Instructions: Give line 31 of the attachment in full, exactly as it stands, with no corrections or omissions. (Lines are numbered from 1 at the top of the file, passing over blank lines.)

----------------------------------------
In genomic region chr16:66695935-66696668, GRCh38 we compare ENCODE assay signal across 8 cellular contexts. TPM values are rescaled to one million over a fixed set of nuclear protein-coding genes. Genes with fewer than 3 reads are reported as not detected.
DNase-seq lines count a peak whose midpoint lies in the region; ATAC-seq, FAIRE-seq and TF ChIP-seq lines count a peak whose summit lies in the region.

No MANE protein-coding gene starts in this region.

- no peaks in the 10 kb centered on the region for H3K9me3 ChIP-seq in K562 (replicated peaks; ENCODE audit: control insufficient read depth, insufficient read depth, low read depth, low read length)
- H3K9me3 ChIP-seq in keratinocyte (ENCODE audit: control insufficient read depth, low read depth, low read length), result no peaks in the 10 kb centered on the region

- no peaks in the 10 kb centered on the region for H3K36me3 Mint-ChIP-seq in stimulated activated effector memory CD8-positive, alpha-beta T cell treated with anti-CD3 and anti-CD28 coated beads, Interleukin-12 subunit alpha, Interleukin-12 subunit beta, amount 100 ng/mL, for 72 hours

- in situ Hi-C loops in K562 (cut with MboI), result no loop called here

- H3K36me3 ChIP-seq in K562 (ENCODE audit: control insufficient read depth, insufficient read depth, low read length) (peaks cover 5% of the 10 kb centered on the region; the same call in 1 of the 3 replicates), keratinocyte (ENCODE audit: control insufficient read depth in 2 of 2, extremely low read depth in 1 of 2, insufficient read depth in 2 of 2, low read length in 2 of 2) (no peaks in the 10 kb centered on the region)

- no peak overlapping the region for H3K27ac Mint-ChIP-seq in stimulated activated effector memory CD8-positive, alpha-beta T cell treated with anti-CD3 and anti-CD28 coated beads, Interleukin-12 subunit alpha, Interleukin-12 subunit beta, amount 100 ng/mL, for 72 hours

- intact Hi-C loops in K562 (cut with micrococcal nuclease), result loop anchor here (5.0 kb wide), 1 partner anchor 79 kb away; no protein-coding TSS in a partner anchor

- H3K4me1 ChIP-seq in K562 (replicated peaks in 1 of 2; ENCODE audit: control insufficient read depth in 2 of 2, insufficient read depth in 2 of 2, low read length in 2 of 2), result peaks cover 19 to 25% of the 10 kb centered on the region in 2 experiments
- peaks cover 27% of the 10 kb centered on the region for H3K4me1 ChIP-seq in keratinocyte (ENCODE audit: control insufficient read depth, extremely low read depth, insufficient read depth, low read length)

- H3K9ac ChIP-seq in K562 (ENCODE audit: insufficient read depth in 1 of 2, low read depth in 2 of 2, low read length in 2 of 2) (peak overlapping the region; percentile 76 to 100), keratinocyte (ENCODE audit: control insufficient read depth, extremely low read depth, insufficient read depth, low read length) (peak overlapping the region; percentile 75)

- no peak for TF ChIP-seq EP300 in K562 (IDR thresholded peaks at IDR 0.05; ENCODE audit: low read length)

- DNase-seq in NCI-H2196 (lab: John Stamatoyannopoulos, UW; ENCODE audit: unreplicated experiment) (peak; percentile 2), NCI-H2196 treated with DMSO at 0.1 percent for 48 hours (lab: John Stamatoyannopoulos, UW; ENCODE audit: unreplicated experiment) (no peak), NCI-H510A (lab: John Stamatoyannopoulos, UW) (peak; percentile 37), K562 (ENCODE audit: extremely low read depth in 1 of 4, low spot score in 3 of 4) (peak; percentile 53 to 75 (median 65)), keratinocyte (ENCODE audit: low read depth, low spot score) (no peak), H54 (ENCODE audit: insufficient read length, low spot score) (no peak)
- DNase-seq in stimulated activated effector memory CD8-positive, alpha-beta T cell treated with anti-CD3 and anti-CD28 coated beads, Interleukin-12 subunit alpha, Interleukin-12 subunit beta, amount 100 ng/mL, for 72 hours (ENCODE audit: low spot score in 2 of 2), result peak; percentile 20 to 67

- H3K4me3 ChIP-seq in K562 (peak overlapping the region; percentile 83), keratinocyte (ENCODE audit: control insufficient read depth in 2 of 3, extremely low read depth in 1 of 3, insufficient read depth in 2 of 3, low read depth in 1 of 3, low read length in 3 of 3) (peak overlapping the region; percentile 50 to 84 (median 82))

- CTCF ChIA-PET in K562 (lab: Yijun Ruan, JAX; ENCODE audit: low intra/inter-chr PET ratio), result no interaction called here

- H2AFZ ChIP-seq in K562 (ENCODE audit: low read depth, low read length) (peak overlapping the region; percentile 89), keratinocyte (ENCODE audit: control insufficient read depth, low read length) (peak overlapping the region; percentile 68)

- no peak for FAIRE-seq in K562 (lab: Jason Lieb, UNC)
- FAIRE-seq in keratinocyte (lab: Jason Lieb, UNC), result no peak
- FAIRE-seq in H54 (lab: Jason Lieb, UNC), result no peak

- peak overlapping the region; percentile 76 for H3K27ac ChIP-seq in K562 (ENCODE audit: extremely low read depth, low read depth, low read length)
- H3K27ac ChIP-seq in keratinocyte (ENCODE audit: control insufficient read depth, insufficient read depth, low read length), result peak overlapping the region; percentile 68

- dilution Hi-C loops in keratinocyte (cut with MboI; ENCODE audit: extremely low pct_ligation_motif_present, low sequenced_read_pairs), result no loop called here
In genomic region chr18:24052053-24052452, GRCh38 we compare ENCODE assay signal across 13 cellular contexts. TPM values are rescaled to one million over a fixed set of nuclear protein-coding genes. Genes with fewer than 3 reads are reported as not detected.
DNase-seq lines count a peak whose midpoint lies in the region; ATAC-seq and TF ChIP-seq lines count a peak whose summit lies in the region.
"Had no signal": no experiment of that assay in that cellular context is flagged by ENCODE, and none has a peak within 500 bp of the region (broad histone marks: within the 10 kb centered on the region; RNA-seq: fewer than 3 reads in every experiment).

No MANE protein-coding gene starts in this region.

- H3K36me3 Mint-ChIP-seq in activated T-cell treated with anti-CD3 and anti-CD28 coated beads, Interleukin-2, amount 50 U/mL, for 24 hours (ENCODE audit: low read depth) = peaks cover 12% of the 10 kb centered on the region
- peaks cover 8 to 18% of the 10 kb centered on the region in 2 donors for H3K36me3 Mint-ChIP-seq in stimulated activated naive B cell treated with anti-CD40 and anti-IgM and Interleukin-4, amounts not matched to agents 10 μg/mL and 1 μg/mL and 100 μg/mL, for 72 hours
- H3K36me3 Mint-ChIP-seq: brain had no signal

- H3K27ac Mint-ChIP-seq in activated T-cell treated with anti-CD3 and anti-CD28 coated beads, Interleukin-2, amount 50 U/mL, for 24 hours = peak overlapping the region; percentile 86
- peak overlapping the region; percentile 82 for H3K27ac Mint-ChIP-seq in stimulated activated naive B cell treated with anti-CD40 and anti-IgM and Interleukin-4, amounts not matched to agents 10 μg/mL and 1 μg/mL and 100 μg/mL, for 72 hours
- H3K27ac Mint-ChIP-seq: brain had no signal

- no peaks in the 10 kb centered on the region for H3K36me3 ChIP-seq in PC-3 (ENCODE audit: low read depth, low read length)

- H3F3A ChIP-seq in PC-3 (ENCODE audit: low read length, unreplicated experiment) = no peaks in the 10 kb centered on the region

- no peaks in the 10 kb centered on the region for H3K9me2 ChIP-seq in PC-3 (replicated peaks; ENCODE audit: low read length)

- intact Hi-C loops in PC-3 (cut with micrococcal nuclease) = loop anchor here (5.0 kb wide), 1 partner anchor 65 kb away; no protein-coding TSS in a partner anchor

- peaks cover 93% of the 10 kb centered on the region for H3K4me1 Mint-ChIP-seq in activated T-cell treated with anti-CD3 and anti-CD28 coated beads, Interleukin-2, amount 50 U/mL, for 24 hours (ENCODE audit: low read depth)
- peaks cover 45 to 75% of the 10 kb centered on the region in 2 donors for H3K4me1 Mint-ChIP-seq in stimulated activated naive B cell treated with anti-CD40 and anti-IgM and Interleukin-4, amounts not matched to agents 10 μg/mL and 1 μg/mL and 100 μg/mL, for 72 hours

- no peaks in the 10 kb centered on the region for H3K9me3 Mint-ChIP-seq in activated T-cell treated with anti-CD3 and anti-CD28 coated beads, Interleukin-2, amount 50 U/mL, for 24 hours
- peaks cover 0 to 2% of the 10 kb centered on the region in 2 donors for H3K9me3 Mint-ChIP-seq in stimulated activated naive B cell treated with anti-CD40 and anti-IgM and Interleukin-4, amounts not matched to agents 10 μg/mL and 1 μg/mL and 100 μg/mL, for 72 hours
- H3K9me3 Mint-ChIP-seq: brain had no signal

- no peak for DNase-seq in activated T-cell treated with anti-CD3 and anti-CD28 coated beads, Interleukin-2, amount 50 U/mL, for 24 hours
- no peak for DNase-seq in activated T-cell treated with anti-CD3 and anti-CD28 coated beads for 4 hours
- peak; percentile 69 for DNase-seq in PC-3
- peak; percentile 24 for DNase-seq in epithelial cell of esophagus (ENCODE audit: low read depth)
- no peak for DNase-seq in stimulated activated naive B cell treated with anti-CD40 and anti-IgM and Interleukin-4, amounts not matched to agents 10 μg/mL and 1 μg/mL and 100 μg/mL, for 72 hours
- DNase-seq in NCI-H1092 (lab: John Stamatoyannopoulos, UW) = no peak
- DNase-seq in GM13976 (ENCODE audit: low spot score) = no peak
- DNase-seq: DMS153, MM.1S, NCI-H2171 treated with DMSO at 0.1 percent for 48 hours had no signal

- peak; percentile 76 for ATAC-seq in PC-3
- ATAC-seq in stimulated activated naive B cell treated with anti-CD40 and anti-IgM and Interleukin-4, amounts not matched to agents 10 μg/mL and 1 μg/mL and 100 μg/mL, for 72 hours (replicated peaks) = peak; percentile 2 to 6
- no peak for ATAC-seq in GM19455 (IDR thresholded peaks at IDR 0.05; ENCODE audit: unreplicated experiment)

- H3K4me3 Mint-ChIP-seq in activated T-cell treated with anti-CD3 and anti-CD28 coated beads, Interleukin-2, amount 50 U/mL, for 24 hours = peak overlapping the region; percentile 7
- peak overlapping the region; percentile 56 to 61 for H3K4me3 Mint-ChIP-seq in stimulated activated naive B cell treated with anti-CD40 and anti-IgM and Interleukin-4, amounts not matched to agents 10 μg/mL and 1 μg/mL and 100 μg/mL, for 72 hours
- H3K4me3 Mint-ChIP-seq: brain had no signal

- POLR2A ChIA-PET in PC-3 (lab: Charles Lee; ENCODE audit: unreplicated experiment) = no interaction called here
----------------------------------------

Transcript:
- peaks cover 8 to 18% of the 10 kb centered on the region in 2 donors for H3K36me3 Mint-ChIP-seq in stimulated activated naive B cell treated with anti-CD40 and anti-IgM and Interleukin-4, amounts not matched to agents 10 μg/mL and 1 μg/mL and 100 μg/mL, for 72 hours